Green roof at the American Life building
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You probably won’t notice from the sidewalk, but there’s a new green roof installed at the American Life building at Fifth and Main Streets. The 17,000 square foot roof atop Mies van der Rohe’s 1973, five-story jewel of the Belvedere cost more than a traditional roof, but savings are expected in the long run. The roof also serves as a green reminder to Louisvillians peering out from surrounding Downtown towers, in this case, One Riverfront Plaza.

Green roof at the American Life building
Green roof at the American Life building. (Branden Klayko / Broken Sidewalk)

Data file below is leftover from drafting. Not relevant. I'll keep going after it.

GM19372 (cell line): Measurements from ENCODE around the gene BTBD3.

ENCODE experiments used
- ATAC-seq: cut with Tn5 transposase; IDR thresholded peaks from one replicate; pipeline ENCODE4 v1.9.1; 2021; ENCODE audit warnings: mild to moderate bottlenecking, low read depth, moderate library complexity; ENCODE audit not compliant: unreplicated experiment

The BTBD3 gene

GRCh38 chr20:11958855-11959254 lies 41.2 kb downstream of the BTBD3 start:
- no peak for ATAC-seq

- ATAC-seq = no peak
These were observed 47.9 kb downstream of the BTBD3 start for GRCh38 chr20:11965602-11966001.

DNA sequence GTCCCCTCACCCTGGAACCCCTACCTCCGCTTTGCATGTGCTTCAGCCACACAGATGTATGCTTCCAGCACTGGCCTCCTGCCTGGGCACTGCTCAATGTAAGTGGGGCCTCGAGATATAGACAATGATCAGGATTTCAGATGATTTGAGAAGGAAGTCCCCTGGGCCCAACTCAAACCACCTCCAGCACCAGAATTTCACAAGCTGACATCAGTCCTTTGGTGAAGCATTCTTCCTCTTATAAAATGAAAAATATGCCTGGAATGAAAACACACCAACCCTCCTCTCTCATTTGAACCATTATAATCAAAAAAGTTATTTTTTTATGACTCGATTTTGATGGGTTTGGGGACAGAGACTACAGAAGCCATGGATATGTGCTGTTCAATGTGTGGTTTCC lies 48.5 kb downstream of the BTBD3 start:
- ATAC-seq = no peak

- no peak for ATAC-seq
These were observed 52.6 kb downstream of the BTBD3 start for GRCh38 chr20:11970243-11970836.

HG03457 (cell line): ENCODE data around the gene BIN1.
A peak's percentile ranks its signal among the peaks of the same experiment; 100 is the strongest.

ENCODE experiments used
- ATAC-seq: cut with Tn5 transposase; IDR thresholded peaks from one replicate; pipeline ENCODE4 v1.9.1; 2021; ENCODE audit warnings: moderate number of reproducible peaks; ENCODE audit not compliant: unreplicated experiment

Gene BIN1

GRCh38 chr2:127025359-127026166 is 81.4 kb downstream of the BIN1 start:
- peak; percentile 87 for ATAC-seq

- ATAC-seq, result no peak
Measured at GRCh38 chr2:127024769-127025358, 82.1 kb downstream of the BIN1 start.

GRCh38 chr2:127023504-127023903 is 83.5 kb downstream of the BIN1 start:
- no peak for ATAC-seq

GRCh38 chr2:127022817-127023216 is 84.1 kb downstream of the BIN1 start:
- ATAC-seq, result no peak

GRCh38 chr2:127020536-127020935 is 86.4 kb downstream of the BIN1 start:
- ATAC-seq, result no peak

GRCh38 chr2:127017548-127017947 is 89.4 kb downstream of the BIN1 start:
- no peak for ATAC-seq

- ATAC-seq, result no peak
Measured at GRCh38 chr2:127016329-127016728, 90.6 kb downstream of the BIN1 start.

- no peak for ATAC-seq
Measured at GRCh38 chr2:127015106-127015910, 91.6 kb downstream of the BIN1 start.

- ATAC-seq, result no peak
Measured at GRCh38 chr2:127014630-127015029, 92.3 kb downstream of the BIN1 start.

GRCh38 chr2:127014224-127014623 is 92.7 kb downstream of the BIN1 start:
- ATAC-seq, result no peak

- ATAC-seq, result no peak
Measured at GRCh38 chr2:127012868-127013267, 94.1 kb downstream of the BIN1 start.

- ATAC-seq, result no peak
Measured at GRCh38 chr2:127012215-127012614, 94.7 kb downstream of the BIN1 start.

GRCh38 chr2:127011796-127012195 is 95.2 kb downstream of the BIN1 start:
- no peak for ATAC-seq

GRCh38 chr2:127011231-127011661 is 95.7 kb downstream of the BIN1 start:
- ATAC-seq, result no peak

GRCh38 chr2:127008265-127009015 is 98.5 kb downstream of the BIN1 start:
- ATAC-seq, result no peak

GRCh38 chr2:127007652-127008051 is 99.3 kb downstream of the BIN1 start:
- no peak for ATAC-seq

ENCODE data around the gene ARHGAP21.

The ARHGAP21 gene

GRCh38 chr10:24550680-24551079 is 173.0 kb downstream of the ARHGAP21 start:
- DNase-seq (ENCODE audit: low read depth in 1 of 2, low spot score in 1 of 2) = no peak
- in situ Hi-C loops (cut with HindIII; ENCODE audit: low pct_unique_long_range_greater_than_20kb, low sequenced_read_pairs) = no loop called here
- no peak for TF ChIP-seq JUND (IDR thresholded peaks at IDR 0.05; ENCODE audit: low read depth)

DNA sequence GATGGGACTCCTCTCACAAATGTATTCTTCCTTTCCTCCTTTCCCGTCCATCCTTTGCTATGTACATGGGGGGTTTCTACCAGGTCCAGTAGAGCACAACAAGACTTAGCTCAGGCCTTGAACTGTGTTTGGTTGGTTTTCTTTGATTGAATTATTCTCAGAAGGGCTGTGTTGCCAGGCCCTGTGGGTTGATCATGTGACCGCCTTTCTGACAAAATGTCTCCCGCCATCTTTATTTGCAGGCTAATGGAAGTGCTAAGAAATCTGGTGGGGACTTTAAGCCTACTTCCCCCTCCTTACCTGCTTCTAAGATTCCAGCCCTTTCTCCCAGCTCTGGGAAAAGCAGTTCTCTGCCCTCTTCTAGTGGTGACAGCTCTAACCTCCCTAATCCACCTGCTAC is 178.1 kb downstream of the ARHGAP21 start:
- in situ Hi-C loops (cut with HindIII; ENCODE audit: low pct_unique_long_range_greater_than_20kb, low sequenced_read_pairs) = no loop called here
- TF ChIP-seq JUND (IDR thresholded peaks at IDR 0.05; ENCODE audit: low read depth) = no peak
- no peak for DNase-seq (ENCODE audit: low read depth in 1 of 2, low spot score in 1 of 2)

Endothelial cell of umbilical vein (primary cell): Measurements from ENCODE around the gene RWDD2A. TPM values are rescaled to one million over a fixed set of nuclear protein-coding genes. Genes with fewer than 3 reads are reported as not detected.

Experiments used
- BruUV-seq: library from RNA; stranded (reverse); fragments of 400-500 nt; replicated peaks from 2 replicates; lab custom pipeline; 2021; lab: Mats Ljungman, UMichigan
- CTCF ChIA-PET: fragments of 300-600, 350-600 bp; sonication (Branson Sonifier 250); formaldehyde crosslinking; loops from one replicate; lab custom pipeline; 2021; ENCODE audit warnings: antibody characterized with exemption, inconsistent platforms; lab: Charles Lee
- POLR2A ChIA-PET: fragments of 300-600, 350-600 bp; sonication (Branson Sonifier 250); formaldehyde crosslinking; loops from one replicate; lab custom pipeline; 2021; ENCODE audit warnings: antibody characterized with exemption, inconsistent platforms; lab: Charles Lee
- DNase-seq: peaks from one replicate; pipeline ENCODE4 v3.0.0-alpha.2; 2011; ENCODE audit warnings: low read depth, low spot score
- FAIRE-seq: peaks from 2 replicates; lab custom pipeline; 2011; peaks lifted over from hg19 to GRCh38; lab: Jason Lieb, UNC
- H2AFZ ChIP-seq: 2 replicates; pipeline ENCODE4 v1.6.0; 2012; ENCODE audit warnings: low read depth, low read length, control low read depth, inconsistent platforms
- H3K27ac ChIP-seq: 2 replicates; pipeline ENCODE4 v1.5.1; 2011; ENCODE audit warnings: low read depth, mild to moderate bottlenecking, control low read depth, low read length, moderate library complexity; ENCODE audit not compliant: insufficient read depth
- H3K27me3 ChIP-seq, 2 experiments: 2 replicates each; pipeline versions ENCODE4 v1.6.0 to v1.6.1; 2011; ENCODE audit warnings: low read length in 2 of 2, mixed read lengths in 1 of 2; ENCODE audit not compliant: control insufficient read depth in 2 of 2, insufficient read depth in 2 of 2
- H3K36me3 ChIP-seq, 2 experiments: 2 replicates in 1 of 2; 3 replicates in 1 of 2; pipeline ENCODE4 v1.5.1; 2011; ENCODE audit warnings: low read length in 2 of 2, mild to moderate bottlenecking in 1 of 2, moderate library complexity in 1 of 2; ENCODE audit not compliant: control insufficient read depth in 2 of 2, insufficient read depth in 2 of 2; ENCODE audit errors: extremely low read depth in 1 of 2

A green roof helps to keep a building and the surrounding city cool in the summer by reducing heat gain, stores water in succulent sedum plants and releases it slowly in the event of heavy rain, provides wildlife habitat, extends the life of the roof by protecting the membrane from exposure to UV rays, provides sound insulation due to the built up nature of the planting material, and is aesthetically pleasing to look at and occupy compared to traditional roofs.

Many green roofs have been built or are planned in Louisville including at the Metro Development Center, Metro Archives, Green Building, Louisville Zoo, and a TARC maintenance shed among others.

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